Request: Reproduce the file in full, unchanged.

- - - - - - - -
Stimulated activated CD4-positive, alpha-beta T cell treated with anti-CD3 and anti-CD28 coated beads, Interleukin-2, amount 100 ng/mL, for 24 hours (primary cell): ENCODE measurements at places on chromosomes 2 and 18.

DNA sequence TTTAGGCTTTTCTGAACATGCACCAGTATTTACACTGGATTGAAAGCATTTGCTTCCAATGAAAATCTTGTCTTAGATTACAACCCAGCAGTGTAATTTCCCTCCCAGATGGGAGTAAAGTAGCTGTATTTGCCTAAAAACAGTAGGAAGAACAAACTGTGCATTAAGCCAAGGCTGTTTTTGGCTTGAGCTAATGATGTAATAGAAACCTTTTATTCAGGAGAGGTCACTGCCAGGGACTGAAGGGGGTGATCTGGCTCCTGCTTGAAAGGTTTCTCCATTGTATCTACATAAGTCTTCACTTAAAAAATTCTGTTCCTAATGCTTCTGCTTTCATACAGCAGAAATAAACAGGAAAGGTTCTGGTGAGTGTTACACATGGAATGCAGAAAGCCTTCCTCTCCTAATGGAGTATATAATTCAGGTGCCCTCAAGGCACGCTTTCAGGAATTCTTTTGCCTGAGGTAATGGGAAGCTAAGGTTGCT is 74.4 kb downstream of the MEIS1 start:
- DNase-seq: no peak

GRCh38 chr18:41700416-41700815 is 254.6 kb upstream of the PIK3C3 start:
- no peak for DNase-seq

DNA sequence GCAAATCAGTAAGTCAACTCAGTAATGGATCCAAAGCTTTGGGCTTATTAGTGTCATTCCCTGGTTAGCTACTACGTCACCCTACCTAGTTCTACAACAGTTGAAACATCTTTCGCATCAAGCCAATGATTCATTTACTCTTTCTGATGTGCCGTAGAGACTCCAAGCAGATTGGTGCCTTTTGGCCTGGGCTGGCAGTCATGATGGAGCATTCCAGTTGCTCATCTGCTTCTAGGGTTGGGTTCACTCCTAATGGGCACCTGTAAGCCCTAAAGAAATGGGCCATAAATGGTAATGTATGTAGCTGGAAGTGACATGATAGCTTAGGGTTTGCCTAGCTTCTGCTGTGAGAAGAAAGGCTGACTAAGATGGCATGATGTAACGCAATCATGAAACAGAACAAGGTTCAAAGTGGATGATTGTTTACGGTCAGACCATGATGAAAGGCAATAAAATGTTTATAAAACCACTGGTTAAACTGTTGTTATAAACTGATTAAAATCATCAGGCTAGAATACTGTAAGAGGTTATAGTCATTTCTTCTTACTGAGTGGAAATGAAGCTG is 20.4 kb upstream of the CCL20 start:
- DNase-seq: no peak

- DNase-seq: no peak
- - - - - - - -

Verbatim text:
Stimulated activated CD4-positive, alpha-beta T cell treated with anti-CD3 and anti-CD28 coated beads, Interleukin-2, amount 100 ng/mL, for 24 hours (primary cell): ENCODE measurements at places on chromosomes 2 and 18.

DNA sequence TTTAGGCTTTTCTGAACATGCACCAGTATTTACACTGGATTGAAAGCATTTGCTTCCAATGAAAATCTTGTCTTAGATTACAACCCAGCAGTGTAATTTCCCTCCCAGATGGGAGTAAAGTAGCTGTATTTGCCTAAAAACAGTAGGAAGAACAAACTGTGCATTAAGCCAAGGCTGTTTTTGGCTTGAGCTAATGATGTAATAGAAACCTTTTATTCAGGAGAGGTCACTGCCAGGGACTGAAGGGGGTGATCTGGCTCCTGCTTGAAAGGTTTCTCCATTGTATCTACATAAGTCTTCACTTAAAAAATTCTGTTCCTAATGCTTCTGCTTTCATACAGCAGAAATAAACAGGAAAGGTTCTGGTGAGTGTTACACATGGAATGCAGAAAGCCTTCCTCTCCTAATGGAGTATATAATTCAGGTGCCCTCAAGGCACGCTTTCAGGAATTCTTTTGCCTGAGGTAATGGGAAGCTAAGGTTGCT is 74.4 kb downstream of the MEIS1 start:
- DNase-seq: no peak

GRCh38 chr18:41700416-41700815 is 254.6 kb upstream of the PIK3C3 start:
- no peak for DNase-seq

DNA sequence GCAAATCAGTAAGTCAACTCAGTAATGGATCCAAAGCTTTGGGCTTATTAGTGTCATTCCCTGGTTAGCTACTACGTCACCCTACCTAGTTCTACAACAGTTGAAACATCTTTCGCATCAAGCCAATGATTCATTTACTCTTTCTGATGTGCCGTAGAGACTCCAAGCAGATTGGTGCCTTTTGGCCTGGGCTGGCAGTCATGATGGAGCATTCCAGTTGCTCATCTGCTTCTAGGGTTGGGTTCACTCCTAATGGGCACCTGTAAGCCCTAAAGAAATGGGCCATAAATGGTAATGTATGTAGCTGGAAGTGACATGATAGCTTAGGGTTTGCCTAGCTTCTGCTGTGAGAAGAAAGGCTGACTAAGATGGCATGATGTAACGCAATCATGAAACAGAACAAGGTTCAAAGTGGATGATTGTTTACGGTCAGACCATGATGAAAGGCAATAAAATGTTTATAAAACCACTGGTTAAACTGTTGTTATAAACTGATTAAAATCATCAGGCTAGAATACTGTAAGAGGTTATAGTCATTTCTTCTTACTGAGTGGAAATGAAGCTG is 20.4 kb upstream of the CCL20 start:
- DNase-seq: no peak

- DNase-seq: no peak